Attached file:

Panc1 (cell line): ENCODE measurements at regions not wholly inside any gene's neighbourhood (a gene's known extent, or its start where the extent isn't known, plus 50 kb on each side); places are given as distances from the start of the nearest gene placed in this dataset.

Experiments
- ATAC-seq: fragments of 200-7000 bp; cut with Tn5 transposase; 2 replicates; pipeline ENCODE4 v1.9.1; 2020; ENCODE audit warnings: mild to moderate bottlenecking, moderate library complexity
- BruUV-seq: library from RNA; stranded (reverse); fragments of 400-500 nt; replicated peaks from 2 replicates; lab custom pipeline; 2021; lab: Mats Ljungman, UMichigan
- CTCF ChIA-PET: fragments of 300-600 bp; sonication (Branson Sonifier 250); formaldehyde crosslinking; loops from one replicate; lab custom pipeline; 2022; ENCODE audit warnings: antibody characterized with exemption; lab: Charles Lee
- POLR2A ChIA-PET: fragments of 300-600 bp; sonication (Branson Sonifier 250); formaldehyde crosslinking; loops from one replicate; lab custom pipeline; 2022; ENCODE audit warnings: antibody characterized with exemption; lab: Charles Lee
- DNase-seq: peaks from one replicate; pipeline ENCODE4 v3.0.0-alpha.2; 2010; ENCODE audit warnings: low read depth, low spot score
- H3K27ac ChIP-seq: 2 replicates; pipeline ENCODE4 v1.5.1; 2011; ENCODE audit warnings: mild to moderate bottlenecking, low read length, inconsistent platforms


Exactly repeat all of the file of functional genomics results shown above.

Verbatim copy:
Panc1 (cell line): ENCODE measurements at regions not wholly inside any gene's neighbourhood (a gene's known extent, or its start where the extent isn't known, plus 50 kb on each side); places are given as distances from the start of the nearest gene placed in this dataset.

Experiments
- ATAC-seq: fragments of 200-7000 bp; cut with Tn5 transposase; 2 replicates; pipeline ENCODE4 v1.9.1; 2020; ENCODE audit warnings: mild to moderate bottlenecking, moderate library complexity
- BruUV-seq: library from RNA; stranded (reverse); fragments of 400-500 nt; replicated peaks from 2 replicates; lab custom pipeline; 2021; lab: Mats Ljungman, UMichigan
- CTCF ChIA-PET: fragments of 300-600 bp; sonication (Branson Sonifier 250); formaldehyde crosslinking; loops from one replicate; lab custom pipeline; 2022; ENCODE audit warnings: antibody characterized with exemption; lab: Charles Lee
- POLR2A ChIA-PET: fragments of 300-600 bp; sonication (Branson Sonifier 250); formaldehyde crosslinking; loops from one replicate; lab custom pipeline; 2022; ENCODE audit warnings: antibody characterized with exemption; lab: Charles Lee
- DNase-seq: peaks from one replicate; pipeline ENCODE4 v3.0.0-alpha.2; 2010; ENCODE audit warnings: low read depth, low spot score
- H3K27ac ChIP-seq: 2 replicates; pipeline ENCODE4 v1.5.1; 2011; ENCODE audit warnings: mild to moderate bottlenecking, low read length, inconsistent platforms